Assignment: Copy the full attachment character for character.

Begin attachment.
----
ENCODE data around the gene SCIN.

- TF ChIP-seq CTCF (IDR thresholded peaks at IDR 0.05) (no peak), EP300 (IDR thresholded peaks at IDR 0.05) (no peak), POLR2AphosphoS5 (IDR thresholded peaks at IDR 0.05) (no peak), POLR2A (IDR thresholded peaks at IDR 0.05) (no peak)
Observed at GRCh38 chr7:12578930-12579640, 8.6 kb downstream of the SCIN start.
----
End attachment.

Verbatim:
ENCODE data around the gene SCIN.

- TF ChIP-seq CTCF (IDR thresholded peaks at IDR 0.05) (no peak), EP300 (IDR thresholded peaks at IDR 0.05) (no peak), POLR2AphosphoS5 (IDR thresholded peaks at IDR 0.05) (no peak), POLR2A (IDR thresholded peaks at IDR 0.05) (no peak)
Observed at GRCh38 chr7:12578930-12579640, 8.6 kb downstream of the SCIN start.